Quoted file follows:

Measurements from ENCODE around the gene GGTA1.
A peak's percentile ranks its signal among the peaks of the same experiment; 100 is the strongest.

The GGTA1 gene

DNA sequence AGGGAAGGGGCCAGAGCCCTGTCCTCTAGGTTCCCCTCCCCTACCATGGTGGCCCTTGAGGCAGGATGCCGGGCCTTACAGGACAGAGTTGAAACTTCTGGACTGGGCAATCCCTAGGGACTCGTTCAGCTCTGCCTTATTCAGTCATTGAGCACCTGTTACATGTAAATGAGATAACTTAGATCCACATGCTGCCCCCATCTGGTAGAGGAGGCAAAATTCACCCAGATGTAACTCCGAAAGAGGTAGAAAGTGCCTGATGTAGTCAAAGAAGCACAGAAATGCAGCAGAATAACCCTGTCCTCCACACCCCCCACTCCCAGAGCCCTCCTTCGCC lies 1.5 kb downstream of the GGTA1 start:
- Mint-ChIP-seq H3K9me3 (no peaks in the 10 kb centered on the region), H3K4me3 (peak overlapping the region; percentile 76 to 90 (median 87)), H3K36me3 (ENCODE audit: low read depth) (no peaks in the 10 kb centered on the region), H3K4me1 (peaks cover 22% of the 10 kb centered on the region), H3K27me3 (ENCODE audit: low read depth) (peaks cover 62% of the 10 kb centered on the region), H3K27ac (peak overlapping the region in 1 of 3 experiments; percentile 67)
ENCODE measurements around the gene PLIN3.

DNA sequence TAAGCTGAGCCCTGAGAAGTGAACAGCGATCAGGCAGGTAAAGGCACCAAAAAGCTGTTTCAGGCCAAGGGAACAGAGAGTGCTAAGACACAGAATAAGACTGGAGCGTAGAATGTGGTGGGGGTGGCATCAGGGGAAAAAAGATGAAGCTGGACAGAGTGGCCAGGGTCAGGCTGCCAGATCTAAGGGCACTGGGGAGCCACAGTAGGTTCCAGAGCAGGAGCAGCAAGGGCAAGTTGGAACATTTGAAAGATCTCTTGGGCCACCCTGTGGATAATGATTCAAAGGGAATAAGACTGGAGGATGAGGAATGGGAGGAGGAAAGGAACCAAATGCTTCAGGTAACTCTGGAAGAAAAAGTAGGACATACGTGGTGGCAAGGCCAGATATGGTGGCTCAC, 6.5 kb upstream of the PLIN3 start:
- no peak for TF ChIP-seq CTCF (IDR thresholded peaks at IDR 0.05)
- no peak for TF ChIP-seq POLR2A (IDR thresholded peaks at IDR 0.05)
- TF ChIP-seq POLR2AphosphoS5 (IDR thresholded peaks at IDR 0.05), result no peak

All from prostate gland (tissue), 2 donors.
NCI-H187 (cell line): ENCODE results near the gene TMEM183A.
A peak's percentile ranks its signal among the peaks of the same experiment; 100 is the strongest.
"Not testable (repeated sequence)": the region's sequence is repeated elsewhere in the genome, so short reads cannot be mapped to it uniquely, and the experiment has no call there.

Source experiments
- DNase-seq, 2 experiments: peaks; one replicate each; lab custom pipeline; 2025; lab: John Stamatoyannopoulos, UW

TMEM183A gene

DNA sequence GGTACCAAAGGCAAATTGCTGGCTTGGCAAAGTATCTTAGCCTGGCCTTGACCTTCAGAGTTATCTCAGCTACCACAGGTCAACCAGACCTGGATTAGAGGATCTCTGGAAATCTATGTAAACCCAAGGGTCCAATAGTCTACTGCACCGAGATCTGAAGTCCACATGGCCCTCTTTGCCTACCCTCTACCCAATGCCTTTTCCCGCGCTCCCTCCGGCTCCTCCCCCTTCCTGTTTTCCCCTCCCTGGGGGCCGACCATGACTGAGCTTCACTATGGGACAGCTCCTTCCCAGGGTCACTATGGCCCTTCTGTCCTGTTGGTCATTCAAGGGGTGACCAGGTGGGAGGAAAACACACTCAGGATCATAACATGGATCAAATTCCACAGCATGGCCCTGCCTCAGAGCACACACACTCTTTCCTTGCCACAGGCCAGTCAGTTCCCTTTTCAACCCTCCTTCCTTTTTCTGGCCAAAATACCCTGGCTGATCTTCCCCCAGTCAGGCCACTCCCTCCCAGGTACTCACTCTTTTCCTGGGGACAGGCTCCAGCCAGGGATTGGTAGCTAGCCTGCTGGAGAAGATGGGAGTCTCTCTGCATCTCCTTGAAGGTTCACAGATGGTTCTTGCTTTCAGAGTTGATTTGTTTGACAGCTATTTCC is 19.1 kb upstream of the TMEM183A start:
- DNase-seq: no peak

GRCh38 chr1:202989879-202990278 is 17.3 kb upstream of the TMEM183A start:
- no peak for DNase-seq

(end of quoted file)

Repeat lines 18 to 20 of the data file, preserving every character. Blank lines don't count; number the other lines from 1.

DNA sequence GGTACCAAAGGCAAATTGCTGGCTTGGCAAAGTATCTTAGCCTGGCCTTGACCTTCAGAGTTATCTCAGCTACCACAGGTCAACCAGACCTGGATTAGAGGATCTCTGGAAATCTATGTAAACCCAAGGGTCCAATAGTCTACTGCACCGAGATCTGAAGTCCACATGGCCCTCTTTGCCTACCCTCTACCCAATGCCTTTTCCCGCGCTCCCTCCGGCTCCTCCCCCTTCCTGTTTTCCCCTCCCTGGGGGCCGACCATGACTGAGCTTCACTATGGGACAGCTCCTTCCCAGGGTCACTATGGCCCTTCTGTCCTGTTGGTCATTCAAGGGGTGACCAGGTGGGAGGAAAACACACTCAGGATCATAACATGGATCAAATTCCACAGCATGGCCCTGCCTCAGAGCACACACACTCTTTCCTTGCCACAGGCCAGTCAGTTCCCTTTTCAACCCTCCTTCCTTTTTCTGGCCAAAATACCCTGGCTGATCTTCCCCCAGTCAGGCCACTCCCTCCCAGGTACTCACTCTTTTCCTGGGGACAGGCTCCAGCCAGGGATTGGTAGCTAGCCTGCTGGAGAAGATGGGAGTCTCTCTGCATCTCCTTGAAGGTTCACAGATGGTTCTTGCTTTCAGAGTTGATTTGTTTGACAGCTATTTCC is 19.1 kb upstream of the TMEM183A start:
- DNase-seq: no peak

GRCh38 chr1:202989879-202990278 is 17.3 kb upstream of the TMEM183A start: